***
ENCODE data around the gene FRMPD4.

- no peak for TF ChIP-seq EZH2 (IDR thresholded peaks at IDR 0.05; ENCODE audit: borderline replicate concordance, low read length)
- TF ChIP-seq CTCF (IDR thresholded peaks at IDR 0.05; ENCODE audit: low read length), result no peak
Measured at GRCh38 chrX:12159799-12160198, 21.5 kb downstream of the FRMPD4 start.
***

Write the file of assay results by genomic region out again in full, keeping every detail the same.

ENCODE data around the gene FRMPD4.

- no peak for TF ChIP-seq EZH2 (IDR thresholded peaks at IDR 0.05; ENCODE audit: borderline replicate concordance, low read length)
- TF ChIP-seq CTCF (IDR thresholded peaks at IDR 0.05; ENCODE audit: low read length), result no peak
Measured at GRCh38 chrX:12159799-12160198, 21.5 kb downstream of the FRMPD4 start.